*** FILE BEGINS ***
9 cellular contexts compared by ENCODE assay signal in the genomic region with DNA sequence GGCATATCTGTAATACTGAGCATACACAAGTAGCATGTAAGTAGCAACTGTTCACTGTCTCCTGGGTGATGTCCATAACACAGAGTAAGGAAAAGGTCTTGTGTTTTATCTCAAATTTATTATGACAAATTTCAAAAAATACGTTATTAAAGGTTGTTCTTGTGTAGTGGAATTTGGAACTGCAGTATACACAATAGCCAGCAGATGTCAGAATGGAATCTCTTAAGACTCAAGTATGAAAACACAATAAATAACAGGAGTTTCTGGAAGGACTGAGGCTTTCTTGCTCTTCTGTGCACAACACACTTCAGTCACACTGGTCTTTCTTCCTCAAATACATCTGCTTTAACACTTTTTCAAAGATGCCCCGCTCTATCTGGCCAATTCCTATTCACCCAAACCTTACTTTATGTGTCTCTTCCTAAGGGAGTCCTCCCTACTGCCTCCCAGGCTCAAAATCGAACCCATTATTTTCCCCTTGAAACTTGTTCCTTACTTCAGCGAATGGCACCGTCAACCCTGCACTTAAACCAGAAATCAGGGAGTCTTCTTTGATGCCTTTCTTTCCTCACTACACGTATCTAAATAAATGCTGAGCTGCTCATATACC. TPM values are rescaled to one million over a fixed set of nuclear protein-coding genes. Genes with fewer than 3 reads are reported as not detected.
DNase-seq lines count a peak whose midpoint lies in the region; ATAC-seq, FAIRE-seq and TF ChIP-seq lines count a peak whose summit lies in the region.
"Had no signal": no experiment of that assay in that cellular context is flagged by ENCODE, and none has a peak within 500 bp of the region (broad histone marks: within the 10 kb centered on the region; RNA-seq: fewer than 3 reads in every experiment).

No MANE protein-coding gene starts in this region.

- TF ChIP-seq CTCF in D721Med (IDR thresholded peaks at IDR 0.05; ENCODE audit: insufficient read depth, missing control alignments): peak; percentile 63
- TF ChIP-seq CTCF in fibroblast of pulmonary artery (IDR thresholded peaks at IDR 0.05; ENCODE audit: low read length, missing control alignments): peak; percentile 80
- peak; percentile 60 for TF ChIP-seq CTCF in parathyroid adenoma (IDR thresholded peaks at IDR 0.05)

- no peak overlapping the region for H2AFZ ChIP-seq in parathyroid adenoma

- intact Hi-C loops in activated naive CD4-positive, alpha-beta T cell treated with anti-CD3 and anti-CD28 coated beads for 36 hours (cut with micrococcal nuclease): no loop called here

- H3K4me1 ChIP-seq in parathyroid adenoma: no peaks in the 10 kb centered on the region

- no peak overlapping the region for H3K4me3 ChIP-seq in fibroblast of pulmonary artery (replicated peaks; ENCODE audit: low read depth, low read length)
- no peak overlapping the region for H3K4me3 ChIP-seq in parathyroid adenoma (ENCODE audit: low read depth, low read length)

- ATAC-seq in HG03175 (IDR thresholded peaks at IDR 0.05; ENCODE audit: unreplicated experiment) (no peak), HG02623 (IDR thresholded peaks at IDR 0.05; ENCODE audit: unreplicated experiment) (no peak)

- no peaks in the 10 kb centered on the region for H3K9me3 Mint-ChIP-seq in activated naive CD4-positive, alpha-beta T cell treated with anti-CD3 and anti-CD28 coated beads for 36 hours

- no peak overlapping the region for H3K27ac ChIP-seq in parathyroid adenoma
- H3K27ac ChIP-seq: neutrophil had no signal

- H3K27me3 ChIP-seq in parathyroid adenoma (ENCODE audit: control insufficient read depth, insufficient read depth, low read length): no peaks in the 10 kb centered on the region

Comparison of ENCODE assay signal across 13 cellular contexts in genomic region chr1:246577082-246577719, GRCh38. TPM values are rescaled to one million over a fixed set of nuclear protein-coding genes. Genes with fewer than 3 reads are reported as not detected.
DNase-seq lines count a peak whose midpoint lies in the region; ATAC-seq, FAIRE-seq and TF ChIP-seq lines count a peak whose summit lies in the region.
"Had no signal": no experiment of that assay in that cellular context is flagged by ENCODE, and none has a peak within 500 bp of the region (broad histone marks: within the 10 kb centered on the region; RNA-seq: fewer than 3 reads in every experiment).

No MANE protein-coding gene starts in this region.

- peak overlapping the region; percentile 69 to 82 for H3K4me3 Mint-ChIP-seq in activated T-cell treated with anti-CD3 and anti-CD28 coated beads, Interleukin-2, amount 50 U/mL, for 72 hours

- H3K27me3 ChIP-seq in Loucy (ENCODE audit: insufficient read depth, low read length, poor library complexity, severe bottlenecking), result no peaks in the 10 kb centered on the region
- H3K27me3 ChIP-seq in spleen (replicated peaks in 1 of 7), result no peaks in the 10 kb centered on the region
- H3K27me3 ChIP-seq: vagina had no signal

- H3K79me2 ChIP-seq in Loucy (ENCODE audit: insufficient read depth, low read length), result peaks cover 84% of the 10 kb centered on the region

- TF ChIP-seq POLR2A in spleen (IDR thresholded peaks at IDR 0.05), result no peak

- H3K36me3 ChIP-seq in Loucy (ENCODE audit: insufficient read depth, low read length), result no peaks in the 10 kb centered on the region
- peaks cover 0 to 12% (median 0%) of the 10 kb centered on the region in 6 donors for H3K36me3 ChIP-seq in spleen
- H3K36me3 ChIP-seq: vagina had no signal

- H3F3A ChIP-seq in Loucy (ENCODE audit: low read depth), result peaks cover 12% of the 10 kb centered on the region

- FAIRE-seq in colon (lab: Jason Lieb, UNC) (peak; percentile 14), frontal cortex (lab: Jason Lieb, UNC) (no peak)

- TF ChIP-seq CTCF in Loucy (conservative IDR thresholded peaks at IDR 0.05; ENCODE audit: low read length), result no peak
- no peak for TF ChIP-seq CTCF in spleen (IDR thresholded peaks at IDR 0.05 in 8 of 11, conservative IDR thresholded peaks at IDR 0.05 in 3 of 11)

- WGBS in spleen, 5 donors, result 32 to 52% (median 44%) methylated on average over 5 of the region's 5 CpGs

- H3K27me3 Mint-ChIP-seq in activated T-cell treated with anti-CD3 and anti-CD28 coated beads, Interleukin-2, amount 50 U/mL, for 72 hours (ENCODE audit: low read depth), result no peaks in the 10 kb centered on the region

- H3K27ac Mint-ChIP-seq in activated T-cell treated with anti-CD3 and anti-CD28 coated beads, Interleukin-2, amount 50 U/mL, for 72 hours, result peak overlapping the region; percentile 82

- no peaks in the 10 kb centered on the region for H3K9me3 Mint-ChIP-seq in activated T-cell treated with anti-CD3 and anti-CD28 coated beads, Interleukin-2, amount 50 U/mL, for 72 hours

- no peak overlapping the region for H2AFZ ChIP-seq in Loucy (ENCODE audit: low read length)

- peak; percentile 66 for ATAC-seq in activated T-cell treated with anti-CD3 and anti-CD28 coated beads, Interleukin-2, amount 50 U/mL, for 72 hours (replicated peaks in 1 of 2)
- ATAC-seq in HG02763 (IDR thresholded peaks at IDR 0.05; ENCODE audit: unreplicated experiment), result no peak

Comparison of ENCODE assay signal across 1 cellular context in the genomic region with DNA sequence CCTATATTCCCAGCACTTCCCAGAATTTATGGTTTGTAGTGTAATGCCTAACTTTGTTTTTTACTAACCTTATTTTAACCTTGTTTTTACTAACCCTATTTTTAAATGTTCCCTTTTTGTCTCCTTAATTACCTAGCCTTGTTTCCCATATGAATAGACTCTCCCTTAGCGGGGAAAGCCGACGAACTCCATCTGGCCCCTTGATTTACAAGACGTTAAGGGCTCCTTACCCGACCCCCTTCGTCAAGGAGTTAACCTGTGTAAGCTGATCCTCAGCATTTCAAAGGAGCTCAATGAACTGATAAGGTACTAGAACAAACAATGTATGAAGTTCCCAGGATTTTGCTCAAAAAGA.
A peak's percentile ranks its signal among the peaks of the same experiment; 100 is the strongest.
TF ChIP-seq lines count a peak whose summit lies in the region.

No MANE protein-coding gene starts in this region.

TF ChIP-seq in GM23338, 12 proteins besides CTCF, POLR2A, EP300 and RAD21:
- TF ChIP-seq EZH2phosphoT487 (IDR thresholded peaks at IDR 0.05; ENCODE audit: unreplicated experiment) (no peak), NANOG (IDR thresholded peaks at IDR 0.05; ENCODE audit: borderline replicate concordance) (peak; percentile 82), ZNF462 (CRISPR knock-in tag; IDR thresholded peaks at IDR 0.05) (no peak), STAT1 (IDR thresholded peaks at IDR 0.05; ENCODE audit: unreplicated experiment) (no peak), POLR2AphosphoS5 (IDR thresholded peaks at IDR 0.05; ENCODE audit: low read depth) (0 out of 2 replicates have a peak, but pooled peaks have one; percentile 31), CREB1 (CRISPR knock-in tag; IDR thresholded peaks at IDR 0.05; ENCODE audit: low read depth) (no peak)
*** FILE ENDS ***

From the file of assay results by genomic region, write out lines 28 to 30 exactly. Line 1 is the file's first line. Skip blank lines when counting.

- H3K36me3 ChIP-seq in Loucy (ENCODE audit: insufficient read depth, low read length), result no peaks in the 10 kb centered on the region
- peaks cover 0 to 12% (median 0%) of the 10 kb centered on the region in 6 donors for H3K36me3 ChIP-seq in spleen
- H3K36me3 ChIP-seq: vagina had no signal